• Are these changes able to accommodate efficiently the foreseen traffic increase?

The model fully integrated the tactical and strategic layers. The tactical layer of the Agent Based Model aims at describing the interactions between flights and controllers while the strategic layer simulates the submission of flight plans by the air companies to the Network Manager, who computes the sector loads and rejects flight plans if the sector capacity has been exceeded. As in the first phase of the project, the ABM development was driven by a criterion of simplicity, in order to model only the parameters that are strictly necessary to replicate selected real features. These have been selected in order to effectively mimic the main characteristics of the reference SESAR scenario. In particular the ABM development was targeted at modelling some of the features that are foreseen in SESAR Step1 as described in the Concept of Operations[1]. In particular the consortium modelled:

  • The implementation of business trajectories by making requested trajectories from airlines progressively straighter and straighter across sectors and FIRs;
  • The increase of the traffic load according to the foreseen forecasts [2] by testing the model outcomes when varying the capacity of the airspace up to the maximum foreseen traffic load;
  • The improved coordination, information sharing and trajectory prediction available through the implementation of SWIM by simulating conflict-free planned trajectories;
  • The new ATM roles with extended look ahead and in particular the role of the multi-sector planner by modelling an extended controller look-ahead time up to 40 minutes.

The current scenario, in which all model parameters are defined from real data analysis, has been used as the baseline. For SESAR different scenarios have been considered, each of them including some of the above features. The aim was to determine the effect of each single feature (straight trajectories, conflict-free planned trajectories, increased look ahead) on the model outcomes. The results of the analyses carried out in the current and SESAR scenarios address, implicitly or explicitly, most of the four main SESAR KPA: Environment, Cost-Effectiveness, Capacity and Safety. In particular the following main results and related operational benefits can be identified:

  1. Safety improvement from the reduction of total number of conflicts and reduction of controller workload. According to the results, controller's activity in the SESAR scenario will change, moving from a situation where he has to give attention to a high number of conflicts concentrated in specific points to a situation where he will have to manage less conflicts spread in a much larger portion of the airspace. This will imply a quantitative and qualitative change of controller’s workload. Quantitative in a sense that total workload will be reduced while qualitative in the sense that nature of controllers tasks will be changed (shifting from mainly conflict resolution to mainly traffic monitoring tasks). In fact as reported in Figure 1 and Figure 2 when increasing the efficiency of the airspace structure (i.e making trajectories straighter keeping the same controller’s look-ahead) the average number of conflicts (and thus of controller’s actions) diminishes and they are spread on a wider area. Moreover, this behavior is not dependent on the number of flights thus implying that SESAR scenario will provide the same benefits also in a situation with increased traffic load. This analysis has been conducted on different ACC evidencing the same general behavior in all of them.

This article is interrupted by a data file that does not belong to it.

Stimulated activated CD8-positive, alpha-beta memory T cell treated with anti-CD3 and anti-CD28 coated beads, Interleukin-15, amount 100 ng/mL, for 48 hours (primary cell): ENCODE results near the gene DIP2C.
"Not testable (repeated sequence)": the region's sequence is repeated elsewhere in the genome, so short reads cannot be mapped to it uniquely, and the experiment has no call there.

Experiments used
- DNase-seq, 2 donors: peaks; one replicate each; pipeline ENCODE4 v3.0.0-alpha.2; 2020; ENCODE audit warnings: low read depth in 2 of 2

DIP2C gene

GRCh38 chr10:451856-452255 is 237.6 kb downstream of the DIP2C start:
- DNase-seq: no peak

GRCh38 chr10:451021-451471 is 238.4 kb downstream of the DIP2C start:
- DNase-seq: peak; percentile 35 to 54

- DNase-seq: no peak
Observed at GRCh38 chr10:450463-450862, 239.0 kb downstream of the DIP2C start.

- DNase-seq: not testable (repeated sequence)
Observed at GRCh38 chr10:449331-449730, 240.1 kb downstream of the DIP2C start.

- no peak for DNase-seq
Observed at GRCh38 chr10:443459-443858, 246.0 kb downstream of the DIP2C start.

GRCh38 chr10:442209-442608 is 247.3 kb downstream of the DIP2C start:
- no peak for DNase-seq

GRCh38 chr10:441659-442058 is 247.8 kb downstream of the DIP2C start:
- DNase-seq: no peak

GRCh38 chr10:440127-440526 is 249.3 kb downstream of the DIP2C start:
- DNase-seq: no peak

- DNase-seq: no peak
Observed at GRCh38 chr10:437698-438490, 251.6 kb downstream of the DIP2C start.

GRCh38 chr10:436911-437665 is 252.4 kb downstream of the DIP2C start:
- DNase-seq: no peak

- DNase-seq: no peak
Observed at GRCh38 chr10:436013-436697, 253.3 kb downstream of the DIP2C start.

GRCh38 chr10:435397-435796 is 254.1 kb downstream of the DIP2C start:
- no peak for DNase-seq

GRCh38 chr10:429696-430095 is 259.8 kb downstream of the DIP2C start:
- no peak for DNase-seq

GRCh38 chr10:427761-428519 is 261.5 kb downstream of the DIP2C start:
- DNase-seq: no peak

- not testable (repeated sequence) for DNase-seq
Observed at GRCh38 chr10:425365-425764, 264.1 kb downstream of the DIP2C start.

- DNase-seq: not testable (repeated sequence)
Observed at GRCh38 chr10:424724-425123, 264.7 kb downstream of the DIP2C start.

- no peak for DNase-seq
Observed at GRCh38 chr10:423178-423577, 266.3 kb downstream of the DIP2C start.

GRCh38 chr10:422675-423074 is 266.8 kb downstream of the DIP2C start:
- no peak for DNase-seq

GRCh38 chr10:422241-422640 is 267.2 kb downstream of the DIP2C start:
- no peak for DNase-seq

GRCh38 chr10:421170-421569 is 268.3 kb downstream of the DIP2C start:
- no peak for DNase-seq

Figure 1: Average number of conflicts detected in the flight trajectories of the LIRR ACC, for different values of efficiency (horizontal axis) and for different values of the aircraft present in the ACC (Nf).
    Figure 2: Density map of the conflicts (PSE) detected when considering three different levels of efficiency in the LIRR ACC. When increasing the efficiency (moving from left to right) conflicts are spread on a wider area.
  2. Capacity definition, predictability and system costs reduction. From most of the analyses carried out (see point 1) it emerged that the definition of capacity in the SESAR scenario will have to take into account the shifting of the controller workload from mainly conflict resolution to mainly monitoring tasks. Moreover, results showed that rectifying trajectories is beneficial for the general efficiency of the system. By looking at Figure 3 it can be seen that in SESAR scenario sector throughput (traffic load) is mostly lower than sector capacity due to the fact that traffic is spread across the airspace leading to more balanced traffic load among sectors. This result has been obtained in a condition where planned trajectories are perturbed not only by conflicts with other flights but also with shocks (forbidden areas representing weather events or military areas.